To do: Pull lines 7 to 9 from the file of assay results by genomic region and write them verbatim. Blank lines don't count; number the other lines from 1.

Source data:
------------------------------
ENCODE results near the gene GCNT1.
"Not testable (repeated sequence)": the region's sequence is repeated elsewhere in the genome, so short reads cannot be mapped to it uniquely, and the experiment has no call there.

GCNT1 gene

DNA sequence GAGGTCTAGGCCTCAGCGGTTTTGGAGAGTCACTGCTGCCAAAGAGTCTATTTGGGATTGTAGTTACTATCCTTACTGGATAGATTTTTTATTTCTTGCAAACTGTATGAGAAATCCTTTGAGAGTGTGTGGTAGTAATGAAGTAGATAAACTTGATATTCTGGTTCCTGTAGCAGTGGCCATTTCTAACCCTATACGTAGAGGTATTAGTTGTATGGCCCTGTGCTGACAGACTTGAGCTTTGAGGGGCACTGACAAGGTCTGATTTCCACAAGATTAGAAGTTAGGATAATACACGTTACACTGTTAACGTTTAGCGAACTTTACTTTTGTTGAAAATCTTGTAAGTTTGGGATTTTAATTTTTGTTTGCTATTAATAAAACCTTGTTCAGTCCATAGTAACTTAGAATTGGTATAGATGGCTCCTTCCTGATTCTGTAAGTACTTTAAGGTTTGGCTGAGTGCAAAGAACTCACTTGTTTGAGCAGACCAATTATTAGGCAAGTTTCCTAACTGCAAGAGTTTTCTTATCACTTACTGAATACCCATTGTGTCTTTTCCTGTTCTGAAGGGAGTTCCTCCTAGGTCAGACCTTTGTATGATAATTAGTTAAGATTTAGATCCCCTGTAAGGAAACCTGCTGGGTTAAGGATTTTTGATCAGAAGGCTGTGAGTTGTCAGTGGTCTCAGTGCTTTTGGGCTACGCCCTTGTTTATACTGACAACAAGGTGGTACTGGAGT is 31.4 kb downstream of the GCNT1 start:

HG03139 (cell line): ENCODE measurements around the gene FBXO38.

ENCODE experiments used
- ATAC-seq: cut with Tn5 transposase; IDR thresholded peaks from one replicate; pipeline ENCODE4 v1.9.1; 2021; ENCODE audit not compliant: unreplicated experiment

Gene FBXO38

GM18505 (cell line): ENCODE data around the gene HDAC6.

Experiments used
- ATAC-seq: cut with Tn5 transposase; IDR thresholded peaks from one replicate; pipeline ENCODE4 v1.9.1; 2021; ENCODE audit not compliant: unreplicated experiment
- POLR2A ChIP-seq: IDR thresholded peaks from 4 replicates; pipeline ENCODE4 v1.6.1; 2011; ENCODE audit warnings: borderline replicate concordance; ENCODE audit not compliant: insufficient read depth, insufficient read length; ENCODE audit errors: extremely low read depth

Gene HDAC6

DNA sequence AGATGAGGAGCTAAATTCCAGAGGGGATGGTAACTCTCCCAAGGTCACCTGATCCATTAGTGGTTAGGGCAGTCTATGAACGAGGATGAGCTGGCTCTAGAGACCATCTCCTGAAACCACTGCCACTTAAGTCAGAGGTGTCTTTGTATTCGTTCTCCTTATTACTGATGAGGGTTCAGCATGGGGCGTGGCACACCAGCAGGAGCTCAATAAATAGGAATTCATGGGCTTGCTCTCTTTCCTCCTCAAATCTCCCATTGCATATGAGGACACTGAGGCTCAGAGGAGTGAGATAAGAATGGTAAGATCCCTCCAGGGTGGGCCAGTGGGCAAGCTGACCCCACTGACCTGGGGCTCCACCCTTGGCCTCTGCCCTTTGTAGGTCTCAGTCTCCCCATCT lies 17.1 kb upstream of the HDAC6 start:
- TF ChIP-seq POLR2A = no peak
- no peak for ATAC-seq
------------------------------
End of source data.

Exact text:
- ATAC-seq: cut with Tn5 transposase; IDR thresholded peaks from one replicate; pipeline ENCODE4 v1.9.1; 2021; ENCODE audit not compliant: unreplicated experiment

Gene FBXO38

GM18505 (cell line): ENCODE data around the gene HDAC6.